Take the UK. A few years ago, North of Watford, there was Woolfest, the Massam Sheep Fair, Wonderwool Wales and not really much else.

‘Herdies’ or Herdwick sheep at Woolfest

Now, even here in Scotland – where perhaps the midges, and a national population of only 5.3m (to give that some context, the population of London England is about 8.7m)  would, you’d think cause slower growth – there are lots and lots of fibre and yarn festivals.  but we make up in enthusiasm for what we lack in numbers up here in the North of Britain…

So then there was Shetland Wool Week.   Then Edinburgh Yarn Festival,  and now… Perth Festival of Yarn is in its second year.  I have not been there before but am so looking forward to teaching at it in September 2017.   There will also be a Create With Fibre stall at the Festival and Lee will be selling his amazing Dinky, Midi and Scarf Looms and blending boards.  He is having trouble keeping up with demand actually but promises he will have some on sale there!

Woolfest in Cumbria in the North of England continues to thrive and I volunteer at it every year.  Just love their sheep and spinning focus of course.    The Rheged Centre, also in Cumbria now has a wee wool festival in the spring.    They showed the film Yarn in the Rheged film theatre.   I totally love that movie by the way…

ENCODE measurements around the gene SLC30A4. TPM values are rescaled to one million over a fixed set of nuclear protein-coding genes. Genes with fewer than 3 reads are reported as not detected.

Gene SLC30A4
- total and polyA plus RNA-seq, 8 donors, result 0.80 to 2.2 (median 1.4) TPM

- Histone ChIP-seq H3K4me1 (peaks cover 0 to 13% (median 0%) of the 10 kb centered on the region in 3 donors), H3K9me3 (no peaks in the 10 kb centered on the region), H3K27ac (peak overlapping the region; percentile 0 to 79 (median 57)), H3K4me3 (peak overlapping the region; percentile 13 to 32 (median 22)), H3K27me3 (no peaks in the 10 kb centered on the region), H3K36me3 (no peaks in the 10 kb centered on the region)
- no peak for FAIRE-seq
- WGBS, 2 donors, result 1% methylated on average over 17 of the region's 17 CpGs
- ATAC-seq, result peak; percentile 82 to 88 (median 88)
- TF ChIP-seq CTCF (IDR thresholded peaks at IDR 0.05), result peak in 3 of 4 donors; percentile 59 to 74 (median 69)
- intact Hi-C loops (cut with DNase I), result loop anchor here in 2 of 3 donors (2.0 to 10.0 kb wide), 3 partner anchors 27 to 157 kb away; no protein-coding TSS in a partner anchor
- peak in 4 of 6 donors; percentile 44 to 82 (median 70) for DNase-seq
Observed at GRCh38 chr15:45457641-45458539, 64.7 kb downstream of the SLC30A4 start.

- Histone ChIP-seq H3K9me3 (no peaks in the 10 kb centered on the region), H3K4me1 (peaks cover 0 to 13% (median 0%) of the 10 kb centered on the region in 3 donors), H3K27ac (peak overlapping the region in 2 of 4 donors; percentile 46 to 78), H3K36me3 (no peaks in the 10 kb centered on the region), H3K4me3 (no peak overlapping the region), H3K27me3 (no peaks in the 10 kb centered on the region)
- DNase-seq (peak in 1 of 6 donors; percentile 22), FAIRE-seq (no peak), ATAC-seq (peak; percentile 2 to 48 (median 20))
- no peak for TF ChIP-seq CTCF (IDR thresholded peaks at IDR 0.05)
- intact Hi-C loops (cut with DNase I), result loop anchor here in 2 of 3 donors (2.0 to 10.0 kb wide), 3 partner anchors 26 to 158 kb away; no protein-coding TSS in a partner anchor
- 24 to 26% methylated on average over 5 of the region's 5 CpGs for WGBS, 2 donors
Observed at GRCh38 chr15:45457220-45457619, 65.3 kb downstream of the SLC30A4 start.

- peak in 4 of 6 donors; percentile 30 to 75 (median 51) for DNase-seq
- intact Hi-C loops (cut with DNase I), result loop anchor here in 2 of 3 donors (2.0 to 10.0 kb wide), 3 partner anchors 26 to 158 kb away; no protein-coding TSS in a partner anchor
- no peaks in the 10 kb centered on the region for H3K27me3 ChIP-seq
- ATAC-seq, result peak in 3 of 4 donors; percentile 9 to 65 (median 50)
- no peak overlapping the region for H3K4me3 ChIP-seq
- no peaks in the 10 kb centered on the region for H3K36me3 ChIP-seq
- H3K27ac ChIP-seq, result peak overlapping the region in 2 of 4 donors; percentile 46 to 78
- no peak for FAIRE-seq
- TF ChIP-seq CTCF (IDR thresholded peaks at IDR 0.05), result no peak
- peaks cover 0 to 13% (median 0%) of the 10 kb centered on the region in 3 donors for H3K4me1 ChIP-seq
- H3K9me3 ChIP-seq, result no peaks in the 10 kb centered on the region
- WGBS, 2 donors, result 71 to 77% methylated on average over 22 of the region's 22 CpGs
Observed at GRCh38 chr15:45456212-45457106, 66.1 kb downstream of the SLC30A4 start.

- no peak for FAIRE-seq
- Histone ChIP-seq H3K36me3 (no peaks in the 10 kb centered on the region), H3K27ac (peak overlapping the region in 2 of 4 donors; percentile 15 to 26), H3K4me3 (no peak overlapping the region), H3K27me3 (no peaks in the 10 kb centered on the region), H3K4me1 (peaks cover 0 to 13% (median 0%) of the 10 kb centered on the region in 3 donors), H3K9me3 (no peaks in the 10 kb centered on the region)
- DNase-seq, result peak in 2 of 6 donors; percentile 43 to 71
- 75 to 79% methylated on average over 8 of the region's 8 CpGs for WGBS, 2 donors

As the knitters, spinners, crocheters, felt makers and weavers just keep growing in numbers,  the yarn festivals are multiplying.  All are busy and there are many, many more that I have not mentioned.

Here are my wool festival highlights this year:

Janet teaches spinning at EYF

Courses at Yarn Festivals

Lots of you come to the courses at EYF and all of their courses have filled up fast.  In fact, the second year I taught there, they started out by asking me to do two and I ended up doing five courses.  I did get to have a very quick tour round the Festival in the last 20 minutes and yes, it is surprising what you can buy in 20 minutes…  Like all of the Festivals, EYF is unique and in particular it has a very international clientele.  There were people on the courses I taught there from New Zealand, Russia, Norway, Poland and more.

And I volunteer on the Woolclip stall at Woolfest most years, (the only year I missed was when I was away doing my Knit 1 bike 1 project) and I just love Woolfest, the Woolclip and all of it.  So glad to do my bit there.  The Woolclip is the cooperative that organises Woolfest and also the shop.  Higham Hall sometimes have courses in conjunction with Woolfest and I have taught a couple of those over the years too.  Along with all the regular courses I have done there over the years, and the recently added Higham Knitting Retreats.

So this year, check out Perth festival of Yarn.  I will be there both days and am teaching spinning, crochet and weaving.  Can’t wait.